New scanning technique could replace cancer biopsies

Prof. Hadassa Degani of the Weizmann Institute of Science: There a lot of cases where biopsies are performed and they find out that the growth was not cancerous. We can save them the trouble of having to go through that …

Prof. Hadassa Degani of the Weizmann Institute of Science: There a lot of cases where biopsies are performed and they find out that the growth was not cancerous. We can save them the trouble of having to go through that biopsy.Thanks to a new non-invasive, diagnostic imaging technique developed in Israel, which is due to find its way to U.S. hospitals in the next year, many patients could be spared the pain and risk of biopsies.

According to the National Breast Coalition Fund, an estimated 3 million women in the U.S. are living with breast cancer: 2 million who have been diagnosed and an estimated 1 million who do not yet know they have the disease. More than 180,000 women are diagnosed with breast cancer each year. Breast cancer also affects more than 1,000 men in the U.S. each year. More than 200,000 cases of prostate cancer are reported each year in the U.S.

The Israeli technique, called 3TP, has recently received FDA clearance for use in the detection of breast and prostate cancer, and is slated for distribution as early as next year. It will enable doctors to distinguish between malignant tumors and benign lumps by scanning instead of cutting.

“If today, 70-80 percent of patients with growths are undergoing biopsies, we can lower that number to 10-15%,” said Prof. Hadassa Degani who developed the device with her research group at the Weizmann Institute of Science Biological Regulation Dept., in Rehovot. “This won’t change the fact that with every cancerous growth you’ll need to do perform a biopsy, but there a lot of cases where biopsies are performed and they find out that the growth was not cancerous. We can save them the trouble of having to go through that biopsy,” she told ISRAEL21c.

The 3TP (Three Time Point) technique uses existing magnetic resonance instrument (MRI) scanners and a safe contrast medium injected into the patient. The suspected tumor site is scanned by MRI repeatedly over a period of several minutes. The software developed for the method analyzes three of the MRI images, one before and two after the injection (hence the name 3TP), and then creates a colored likeness of the breast or prostate area based on the resulting data. A preponderance of red in the picture indicates malignancy, while mainly blue and green are signs of a benign growth.

The procedure arose from Degani’s research on the development of cancerous tumors. Typically, malignancies which need a steady supply of oxygen and nutrients in order to grow contain many small, new blood vessels, through which two-way blood flow is speeded up. Tumor cells are distributed unevenly, with areas of densely packed cells that have tighter between-cell spaces than normal.

To get the 3TP image, the image-enhancing contrast agent is injected into the bloodstream, and the flow of the agent into the area being scanned is traced. The agent, which quickly passes through the blood, enters and clears out of a cancerous tumor faster, and contrast agent escaping vessel walls (new blood vessels tend to leak) will be highlighted, along with the spaces between cells. By making calculations based on comparisons between the images, the software can assign a color to each tiny pixel making up the graphic image.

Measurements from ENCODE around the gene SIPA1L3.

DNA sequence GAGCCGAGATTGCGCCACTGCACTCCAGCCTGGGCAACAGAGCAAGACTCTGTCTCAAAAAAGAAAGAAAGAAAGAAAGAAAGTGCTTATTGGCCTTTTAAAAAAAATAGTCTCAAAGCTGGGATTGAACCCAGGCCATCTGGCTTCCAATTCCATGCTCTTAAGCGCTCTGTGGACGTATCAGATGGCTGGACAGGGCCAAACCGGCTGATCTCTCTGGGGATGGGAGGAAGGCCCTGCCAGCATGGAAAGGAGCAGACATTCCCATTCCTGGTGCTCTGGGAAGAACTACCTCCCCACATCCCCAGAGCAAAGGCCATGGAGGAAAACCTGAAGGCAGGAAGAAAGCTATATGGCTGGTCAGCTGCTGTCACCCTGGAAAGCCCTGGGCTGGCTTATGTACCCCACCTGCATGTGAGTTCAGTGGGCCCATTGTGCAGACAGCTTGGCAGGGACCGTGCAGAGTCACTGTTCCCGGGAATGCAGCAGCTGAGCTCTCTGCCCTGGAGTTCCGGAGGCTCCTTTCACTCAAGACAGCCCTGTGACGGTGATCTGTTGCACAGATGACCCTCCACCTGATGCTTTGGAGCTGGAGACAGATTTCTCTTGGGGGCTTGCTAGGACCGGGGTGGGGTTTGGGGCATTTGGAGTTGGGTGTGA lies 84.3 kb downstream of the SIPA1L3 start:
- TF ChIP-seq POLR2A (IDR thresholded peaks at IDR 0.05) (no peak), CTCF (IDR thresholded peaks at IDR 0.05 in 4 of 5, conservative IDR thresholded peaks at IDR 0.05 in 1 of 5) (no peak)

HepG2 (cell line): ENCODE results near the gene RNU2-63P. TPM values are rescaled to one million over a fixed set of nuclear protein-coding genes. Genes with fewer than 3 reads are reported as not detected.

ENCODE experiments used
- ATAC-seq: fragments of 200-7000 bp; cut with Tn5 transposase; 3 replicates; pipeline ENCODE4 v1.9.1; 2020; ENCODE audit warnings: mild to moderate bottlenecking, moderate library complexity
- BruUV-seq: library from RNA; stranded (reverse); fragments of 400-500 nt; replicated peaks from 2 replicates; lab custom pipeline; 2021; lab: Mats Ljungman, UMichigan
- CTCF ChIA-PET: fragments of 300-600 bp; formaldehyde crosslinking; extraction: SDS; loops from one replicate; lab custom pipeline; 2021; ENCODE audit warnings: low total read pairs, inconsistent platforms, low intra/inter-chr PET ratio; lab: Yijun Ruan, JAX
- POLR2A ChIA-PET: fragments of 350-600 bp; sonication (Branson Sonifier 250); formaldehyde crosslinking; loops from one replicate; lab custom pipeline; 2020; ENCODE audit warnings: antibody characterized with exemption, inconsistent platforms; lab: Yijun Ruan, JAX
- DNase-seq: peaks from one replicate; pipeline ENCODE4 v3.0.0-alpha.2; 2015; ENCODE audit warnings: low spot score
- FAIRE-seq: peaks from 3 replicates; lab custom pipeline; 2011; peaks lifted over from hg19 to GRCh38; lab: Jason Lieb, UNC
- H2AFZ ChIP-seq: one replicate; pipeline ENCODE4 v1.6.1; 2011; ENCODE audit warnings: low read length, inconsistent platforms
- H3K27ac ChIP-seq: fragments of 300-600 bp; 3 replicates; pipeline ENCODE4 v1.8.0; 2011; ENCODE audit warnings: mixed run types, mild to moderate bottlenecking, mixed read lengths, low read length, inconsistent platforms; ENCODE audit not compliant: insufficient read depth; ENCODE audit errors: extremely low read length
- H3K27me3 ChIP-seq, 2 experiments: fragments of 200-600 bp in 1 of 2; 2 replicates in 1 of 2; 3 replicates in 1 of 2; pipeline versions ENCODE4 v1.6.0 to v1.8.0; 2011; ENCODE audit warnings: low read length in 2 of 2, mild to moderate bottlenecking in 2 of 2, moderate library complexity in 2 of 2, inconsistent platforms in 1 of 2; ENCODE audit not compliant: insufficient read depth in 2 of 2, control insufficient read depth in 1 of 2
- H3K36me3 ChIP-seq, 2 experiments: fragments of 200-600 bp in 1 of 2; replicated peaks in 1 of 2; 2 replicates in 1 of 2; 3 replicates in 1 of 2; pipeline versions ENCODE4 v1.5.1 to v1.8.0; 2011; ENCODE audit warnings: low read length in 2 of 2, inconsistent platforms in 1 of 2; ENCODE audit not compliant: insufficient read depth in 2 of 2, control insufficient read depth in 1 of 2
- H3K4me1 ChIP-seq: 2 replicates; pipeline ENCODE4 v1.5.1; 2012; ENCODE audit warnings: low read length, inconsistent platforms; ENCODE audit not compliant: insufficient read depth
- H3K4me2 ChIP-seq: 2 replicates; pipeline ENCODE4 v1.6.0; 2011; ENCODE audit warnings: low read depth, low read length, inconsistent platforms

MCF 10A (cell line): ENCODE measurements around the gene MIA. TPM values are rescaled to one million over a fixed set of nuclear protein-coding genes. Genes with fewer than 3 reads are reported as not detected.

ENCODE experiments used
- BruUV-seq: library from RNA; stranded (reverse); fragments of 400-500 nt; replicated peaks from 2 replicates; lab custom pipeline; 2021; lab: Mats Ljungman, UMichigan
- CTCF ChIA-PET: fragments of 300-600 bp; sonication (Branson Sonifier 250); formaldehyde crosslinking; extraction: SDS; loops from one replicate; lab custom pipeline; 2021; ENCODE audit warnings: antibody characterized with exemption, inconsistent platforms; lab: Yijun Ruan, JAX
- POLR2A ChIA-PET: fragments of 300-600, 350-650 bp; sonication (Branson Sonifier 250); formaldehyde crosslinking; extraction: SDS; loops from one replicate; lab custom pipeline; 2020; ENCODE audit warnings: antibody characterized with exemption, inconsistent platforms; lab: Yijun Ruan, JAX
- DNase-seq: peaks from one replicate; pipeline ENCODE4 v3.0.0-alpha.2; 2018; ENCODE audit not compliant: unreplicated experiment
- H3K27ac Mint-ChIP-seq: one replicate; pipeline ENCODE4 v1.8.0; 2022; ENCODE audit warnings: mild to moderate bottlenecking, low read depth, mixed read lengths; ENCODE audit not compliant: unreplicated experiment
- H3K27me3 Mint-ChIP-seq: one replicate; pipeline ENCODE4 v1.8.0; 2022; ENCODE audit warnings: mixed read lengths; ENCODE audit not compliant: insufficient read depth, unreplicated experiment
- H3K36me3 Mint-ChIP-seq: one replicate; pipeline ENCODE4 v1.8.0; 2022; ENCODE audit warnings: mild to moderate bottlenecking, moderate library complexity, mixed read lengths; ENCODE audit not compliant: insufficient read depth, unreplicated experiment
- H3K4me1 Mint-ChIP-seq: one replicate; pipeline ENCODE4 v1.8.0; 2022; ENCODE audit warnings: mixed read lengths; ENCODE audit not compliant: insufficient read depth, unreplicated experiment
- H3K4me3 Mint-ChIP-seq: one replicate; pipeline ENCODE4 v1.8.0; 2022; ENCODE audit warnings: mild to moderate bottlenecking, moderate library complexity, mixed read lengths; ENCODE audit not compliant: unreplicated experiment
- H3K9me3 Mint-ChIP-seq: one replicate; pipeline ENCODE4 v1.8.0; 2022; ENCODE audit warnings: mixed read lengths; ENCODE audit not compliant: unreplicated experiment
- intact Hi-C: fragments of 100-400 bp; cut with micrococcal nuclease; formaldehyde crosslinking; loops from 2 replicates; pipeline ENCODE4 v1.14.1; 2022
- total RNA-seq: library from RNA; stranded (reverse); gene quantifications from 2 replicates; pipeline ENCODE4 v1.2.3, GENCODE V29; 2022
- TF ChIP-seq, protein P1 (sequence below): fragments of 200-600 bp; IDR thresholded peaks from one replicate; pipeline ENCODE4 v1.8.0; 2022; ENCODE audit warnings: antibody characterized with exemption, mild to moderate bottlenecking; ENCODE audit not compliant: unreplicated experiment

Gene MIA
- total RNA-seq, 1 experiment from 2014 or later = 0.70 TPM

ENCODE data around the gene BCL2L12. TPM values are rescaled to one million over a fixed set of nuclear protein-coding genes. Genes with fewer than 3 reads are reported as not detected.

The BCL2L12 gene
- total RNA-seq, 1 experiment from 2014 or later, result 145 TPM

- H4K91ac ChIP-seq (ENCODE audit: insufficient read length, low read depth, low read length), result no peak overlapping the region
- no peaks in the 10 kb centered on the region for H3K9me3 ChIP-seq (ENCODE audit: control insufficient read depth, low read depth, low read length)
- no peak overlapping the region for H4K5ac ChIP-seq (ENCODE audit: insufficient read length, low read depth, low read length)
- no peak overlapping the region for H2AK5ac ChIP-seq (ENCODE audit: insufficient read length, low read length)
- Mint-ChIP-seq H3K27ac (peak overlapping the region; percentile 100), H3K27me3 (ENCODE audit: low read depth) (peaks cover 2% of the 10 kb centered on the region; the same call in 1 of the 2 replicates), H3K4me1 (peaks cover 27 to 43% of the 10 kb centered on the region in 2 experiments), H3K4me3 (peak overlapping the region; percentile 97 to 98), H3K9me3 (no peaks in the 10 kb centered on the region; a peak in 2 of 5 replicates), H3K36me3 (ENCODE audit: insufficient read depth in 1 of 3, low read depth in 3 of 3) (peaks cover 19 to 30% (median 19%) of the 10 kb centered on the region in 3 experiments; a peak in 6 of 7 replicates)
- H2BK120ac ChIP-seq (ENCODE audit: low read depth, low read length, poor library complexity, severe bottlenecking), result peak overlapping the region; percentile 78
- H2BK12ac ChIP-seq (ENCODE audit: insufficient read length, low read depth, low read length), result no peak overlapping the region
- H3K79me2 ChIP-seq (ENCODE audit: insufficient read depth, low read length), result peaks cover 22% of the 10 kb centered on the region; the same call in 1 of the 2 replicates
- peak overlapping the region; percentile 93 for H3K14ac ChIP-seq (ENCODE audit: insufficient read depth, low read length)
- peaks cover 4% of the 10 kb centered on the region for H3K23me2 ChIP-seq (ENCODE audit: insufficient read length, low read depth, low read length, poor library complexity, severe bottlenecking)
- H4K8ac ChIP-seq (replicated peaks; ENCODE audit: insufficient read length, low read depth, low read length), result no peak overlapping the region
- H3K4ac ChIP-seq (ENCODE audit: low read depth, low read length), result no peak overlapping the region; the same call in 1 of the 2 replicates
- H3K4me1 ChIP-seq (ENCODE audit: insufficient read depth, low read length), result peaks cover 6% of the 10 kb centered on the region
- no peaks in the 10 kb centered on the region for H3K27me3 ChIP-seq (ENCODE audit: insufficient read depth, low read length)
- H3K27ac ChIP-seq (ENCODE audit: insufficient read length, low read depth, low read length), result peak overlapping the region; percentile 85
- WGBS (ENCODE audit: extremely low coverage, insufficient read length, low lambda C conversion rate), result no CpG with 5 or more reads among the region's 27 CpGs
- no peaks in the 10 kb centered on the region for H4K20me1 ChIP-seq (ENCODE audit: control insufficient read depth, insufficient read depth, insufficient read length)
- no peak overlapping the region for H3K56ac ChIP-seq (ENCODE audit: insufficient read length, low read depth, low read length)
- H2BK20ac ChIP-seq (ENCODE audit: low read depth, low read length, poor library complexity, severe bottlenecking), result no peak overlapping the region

Several U.S. hospitals have participated in clinical trials of the technique, testing hundreds of patients scheduled to undergo biopsies.

The 3TP scans were sent to Degani’s lab in Israel for analysis, and her diagnoses were later compared with the results of the actual biopsies. Since tests were conducted in such a way that Degani was left in the dark about the patient’s medical history; her results were based solely on the 3TP image. Doctors, as well, did not see the 3TP results until they had reached a diagnosis through biopsy. In impressive trial results, solid growths larger than five millimeters were diagnosed correctly nearly 100 percent of the time using 3TP. For all trials, including patients with DCIS (a non-invasive, non-lump-forming cancer in the milk ducts), the accuracy rate was close to 90%.

While others have come up with various methods of diagnosing cancer using MRI technology, Degani emphasizes that the 3TP technique is speedy and the only one that provides an accurate, standardized system that any clinician can easily use. The procedure is likely to be used in the future to diagnose a variety of cancers and, while it is moving from the trial stages to clinical use on breast and prostate tumors, research is starting on lung cases.

In addition, more research will be done on using 3TP scanning to track the response of tumors to anti-cancer therapies.

A US company called 3TP LLC, in operation a little over a year, will distribute the technology. It was established to market 3TP, for which it received worldwide rights through Yeda, the commercial arm of the Weizmann Institute.

“This has been a long road,” said Degani. “We started the initial research over 10 years ago, and the first published research on the 3TP was in Nature Medicine in 1997. Since then there’s been a long period of clinical trials to bring this to fruition. To tell the truth, I feel good about the FDA clearance, but I don’t see this as the end of road. We still need to see if the device is accepted among the medical profession in the U.S., if we can go from the small amount of people it’s been tested on to a bigger distribution.”

Because 3TP is non-invasive, and is based on existing MRI technology, the FDA clearing process was shorter than expected. Now the company, presently engaged in beta-testing of its product in six American medical institutions, is seeking clearance in Canada and Europe.